After earning her medical degree from Wayne State University in Michigan, Dr. Coleman completed her ophthalmology residency at the prestigious Long Island Jewish Medical Center. She served as chief resident in her final year. Dr. Coleman then received advanced training at the renowned University of Texas Southwestern Medical Center, where she completed fellowship training in treating glaucoma.
Before arriving at Outlook Eyecare in 2009, Dr. Coleman was head of glaucoma treatmentat a large practice in Philadelphia, where she also was a clinical instructor for residents at Wills Eye Institute.
In her answers, Dr. Coleman talks about what led her to become an ophthalmologist and discusses current research that could lead to a glaucoma cure.
During medical school, I choose an ophthalmology elective course and fell in love with it. I love the combination of surgery and patient care in the office. I tend to be a detail-oriented person, and I found that ophthalmology fit well with that part of my personality.
An exciting development in the treatment of glaucoma is placing an extremely tiny stent — it’s about 1 millimeter long — during cataract surgery. The device is called iStent®, and it’s an excellent treatment option for patients who are managing glaucoma with eye drops. Glaucoma creates pressure behind the eye that can damage the optic nerve and affect a patient’s vision. The iStent helps maintain low pressure after cataract surgery and can lead to some patients discontinuing the use of eye drops.
The most significant advance in my career has been the use of anti-VEGF injections to treat wet macular degeneration. The most common of these drugs is Lucentis, which helps prevent abnormal blood vessel growth and leakage. Before the development of this technology, no good treatment existed for wet macular degeneration, and patients faced the prospect of losing most of their functional vision. At Outlook Eyecare, Dr. Grabowski is our retinal specialist, and he’s able to help maintain and, in some cases, even improve the vision of a patient with wet macular degeneration.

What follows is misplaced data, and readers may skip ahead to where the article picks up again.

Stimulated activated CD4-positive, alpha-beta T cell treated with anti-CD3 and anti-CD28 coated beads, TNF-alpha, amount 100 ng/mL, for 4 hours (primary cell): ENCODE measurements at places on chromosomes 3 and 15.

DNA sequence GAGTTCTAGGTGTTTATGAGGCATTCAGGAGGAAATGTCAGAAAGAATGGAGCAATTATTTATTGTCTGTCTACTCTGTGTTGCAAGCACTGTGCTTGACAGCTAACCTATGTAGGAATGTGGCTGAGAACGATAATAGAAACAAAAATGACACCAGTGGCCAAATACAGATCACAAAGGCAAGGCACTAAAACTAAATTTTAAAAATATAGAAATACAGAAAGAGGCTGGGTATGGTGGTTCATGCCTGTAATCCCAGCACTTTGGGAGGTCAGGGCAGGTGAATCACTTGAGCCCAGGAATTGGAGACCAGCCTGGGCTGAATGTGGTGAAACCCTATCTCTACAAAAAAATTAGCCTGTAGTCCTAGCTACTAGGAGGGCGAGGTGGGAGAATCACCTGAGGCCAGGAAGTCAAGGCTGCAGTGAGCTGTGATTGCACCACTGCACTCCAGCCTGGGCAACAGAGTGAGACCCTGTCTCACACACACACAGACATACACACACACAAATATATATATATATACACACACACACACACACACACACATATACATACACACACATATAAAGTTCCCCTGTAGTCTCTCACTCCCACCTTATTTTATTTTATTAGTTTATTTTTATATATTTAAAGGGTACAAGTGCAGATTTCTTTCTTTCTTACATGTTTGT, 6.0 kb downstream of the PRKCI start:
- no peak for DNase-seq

In the field of glaucoma, specifically, researchers today are studying nerve tissue regeneration. What does that mean? When we have the ability to regenerate nerve tissue in the future, we will essentially have a cure for glaucoma, and the devastating vision loss from this disease will be reversible.
I grew up in Cherry Hill, so the opportunity to join Outlook Eyecare was sort of a homecoming. I’m now married with twins — a boy and a girl. I enjoy playing with the kids in my free time and look forward to family ski trips in the near future. I enjoy running, taking exercise classes, and, yes, downhill skiing.
If you are looking for a New Jersey eye doctor, we welcome you to visit us in person, request a consultation using our online form, or call us at (609) 409-2777 (Monroe Township) or (609) 419-1920 (Princeton) . One of our helpful staff members will schedule your appointment with Dr. Coleman or one of our other outstanding eye care professionals.
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